What makes me an outlier? It probably matters here that I am a dog owner and not a vegetarian. But I think it matters even more that I am a virtue ethicist. When I read Haidt’s discussion of these cases, for perhaps the first time I started to think that “virtue ethics” was not merely a residual category, a miscellaneous artifact under which we lump all the ethical traditions that dissent from the analytical orthodoxies of Kantianism and consequentialism. It is deeply significant to me to ask of an action: is this something a virtuous person would do? And that virtue is not merely something that is reduced to consequences and obligations, or even individual actions themselves.

I would argue there is a virtue, a disposition, a good habit, lacking from the family who cavalierly cook their dead dog. What virtue is that? My first thought was “respect”, perhaps even “reverence” – the “forgotten virtue” lionized by Paul Woodruff. But I think it’s not quite that. Rather, it has to do with familial love. It is the virtue that is denied by Peter Singer’s emphasis on “impartiality, universalizability, equality or whatever” as central to morality. I first thought of the Confucian term xiao 孝, “filiality” or “filial piety”, but that has more to do with children’s responsibility to parents; in Confucian terms what is at issue here is more like the “rectification of names” (zheng ming 正名): duties to family, to loved ones, that have to do with one’s own closeness and relationship to them. A father should be a father, a king should be a king, and a pet owner should be a pet owner. It is part of being human and living a flourishing and virtuous life that we should feel special emotional bonds to those we are close to – the kind of love that the Greeks would call philia (which seems to have no particular etymological relationship to the Latin-derived “filial”).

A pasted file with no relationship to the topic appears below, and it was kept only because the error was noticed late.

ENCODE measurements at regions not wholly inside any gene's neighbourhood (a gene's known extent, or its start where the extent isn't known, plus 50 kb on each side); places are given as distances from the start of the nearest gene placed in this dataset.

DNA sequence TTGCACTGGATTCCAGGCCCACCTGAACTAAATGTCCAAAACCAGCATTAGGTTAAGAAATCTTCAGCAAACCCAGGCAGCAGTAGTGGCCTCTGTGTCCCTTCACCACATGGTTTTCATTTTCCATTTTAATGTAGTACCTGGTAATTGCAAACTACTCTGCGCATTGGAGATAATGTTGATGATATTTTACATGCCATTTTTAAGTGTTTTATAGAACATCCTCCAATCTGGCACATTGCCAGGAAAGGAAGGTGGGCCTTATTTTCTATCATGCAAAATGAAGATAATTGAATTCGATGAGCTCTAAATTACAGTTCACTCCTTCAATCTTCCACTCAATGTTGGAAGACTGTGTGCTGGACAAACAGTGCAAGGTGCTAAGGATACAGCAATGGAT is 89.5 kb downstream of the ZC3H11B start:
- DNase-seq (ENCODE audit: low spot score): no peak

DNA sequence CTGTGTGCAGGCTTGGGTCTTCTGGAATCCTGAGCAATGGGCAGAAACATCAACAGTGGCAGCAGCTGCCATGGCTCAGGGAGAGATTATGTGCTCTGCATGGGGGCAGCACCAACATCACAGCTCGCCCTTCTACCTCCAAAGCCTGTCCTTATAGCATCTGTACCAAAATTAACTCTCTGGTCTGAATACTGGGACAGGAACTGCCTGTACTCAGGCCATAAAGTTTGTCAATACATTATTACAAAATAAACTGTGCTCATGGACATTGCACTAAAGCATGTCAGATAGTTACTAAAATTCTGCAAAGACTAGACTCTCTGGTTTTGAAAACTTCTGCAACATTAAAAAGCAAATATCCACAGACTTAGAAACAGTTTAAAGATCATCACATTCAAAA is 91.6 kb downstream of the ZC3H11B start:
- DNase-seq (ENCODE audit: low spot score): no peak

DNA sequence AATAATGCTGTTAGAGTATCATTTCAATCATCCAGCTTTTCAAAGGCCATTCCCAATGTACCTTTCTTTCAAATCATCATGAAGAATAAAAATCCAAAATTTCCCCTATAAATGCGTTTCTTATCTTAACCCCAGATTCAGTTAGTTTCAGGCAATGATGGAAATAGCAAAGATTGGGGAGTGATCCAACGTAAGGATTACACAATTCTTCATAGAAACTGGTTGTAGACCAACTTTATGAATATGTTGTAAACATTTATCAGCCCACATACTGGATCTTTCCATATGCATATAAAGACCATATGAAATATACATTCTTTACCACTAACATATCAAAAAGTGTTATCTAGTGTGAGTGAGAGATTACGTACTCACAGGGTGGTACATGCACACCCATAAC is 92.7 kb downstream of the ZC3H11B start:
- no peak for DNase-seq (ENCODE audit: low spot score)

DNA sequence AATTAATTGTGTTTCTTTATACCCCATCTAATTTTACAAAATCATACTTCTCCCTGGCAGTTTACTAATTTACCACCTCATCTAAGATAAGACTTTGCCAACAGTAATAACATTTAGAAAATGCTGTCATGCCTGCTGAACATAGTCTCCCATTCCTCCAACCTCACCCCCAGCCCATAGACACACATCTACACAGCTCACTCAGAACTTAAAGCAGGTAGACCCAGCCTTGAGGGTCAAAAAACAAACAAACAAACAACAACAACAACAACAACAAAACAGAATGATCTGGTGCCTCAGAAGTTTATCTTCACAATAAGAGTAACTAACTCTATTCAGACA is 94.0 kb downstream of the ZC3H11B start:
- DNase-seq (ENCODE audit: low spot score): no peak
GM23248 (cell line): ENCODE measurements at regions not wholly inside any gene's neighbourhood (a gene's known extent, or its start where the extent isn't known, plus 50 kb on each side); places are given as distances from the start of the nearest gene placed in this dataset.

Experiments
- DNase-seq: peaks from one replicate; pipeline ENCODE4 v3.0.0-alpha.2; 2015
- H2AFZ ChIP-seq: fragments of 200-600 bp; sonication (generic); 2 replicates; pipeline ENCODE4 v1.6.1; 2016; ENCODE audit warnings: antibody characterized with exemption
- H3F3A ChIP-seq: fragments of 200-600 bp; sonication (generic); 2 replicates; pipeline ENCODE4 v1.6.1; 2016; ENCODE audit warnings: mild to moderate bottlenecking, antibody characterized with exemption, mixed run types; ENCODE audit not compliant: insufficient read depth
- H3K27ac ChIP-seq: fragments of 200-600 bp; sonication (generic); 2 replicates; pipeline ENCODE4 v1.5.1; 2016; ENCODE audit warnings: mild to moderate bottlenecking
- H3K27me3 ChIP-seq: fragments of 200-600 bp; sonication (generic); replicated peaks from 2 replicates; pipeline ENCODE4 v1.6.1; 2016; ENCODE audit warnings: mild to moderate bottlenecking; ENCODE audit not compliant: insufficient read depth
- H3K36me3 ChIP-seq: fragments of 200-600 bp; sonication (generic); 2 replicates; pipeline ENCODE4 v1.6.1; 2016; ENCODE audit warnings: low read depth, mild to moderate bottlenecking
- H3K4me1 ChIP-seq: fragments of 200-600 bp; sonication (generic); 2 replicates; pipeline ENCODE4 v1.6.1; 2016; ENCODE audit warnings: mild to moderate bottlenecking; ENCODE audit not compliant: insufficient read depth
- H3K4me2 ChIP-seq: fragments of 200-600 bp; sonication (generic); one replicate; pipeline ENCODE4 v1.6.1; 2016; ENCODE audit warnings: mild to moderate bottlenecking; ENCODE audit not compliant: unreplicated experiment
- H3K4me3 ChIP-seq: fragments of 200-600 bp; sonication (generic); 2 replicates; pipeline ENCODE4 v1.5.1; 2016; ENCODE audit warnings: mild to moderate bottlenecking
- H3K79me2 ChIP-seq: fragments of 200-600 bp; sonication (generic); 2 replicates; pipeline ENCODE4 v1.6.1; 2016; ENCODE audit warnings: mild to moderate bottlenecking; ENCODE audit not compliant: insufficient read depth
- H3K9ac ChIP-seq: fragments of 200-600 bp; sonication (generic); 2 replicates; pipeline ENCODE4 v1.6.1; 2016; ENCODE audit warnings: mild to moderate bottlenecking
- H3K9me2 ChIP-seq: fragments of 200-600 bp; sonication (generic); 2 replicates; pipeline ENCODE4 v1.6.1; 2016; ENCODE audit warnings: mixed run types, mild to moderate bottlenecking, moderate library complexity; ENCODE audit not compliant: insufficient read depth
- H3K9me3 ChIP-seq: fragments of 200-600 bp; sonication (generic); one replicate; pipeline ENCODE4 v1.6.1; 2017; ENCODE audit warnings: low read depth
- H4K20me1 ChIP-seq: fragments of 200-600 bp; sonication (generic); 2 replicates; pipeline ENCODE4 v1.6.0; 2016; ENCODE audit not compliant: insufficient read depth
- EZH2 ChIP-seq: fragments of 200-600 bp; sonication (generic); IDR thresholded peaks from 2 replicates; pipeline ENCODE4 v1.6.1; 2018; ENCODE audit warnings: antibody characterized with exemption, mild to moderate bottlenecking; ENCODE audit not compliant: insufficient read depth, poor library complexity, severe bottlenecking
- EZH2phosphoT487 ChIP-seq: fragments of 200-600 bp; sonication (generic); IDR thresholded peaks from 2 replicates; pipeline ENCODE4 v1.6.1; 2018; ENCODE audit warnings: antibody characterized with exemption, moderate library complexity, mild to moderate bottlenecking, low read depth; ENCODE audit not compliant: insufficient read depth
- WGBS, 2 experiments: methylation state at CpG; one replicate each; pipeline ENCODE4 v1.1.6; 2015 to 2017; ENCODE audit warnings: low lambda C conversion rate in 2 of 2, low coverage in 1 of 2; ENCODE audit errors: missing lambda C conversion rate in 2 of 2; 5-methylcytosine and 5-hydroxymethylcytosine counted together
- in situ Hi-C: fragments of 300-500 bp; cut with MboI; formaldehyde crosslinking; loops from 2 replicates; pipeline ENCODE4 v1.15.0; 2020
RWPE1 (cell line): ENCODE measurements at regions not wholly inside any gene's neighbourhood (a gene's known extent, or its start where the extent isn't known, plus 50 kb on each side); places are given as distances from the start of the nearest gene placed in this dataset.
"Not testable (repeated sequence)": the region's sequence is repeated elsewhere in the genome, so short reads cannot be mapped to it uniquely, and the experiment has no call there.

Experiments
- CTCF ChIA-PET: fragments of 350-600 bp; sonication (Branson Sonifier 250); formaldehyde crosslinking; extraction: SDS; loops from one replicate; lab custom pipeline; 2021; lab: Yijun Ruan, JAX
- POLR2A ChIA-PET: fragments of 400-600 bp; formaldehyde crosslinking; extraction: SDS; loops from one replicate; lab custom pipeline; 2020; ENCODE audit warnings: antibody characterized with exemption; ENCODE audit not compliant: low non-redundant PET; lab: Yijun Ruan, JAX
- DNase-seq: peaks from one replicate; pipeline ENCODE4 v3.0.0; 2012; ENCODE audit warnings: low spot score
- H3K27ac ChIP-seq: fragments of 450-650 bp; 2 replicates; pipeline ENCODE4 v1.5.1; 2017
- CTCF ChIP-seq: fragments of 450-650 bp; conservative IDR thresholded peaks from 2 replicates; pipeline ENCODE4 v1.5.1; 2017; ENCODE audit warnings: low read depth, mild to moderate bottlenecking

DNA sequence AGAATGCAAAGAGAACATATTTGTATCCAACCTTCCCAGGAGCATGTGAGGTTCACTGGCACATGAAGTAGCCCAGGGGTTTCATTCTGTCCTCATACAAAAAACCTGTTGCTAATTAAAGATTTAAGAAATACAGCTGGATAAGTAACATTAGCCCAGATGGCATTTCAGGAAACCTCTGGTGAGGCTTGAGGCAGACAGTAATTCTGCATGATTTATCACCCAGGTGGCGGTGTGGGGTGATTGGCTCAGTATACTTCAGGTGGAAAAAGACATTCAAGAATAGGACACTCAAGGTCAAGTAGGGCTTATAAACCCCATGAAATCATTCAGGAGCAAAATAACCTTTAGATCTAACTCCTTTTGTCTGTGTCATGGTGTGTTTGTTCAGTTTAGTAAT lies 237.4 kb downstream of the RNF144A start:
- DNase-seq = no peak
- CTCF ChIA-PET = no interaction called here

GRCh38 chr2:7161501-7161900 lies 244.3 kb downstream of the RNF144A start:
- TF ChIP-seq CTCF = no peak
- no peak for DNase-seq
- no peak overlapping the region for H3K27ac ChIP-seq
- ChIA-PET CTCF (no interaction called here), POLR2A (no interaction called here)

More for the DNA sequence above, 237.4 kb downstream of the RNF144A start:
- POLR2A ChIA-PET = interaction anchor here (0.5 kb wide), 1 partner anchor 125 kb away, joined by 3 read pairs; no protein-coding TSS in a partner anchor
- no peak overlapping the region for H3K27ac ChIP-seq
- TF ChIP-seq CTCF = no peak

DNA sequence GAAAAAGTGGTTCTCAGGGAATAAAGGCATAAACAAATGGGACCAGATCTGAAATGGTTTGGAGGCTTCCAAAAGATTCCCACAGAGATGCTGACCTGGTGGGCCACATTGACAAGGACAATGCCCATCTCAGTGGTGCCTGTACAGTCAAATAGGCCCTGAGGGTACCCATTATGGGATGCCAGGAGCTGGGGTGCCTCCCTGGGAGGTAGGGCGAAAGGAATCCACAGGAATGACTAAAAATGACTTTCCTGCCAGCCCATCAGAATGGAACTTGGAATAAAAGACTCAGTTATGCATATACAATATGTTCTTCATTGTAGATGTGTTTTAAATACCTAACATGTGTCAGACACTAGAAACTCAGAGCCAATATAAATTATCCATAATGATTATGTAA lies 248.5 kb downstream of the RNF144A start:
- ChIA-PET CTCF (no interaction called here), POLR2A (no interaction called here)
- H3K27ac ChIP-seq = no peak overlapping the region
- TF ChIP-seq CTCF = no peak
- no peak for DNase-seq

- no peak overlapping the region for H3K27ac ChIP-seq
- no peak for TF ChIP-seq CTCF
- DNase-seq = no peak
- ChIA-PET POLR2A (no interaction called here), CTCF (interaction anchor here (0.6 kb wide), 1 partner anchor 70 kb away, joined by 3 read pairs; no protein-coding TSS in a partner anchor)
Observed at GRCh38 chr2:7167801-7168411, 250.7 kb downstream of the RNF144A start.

Now I also have the deepest respect for monks, who typically sever those very filial ties – in a way that made Buddhism appear scandalous to Confucians. But the monk’s life is one that aims to be, in some respect, superhuman. Recognizing the deep unsatisfactoriness of the human condition, the monk strives to be fully disentangled from it. This, to me, is a universalism that makes sense – the attempt to be a universal being, transcending one’s particularity. But it makes little sense to attempt to be universal in this way while enmeshed in the day-to-day life of family. To the extent that we take familial love as a good worth pursuing, I think that love carries with it its own moral obligations.

J. David Velleman, in his “Love as a moral emotion” (Ethics 109(2)), gives an example of someone who thinks “you ought to attend church or synagogue this weekend for the sake of your dear departed mother…” Velleman’s concept of love is of a Kantian sort I do not share. But I agree with him (and disagree with consequentialists like Singer) that there is something morally relevant to the concept of a “sake” that is not a goal as such, not something one acts in order to achieve. You shouldn’t eat your dear departed dog, for the sake of your love for that dog. That love is something good about you that doesn’t go away when the dog dies.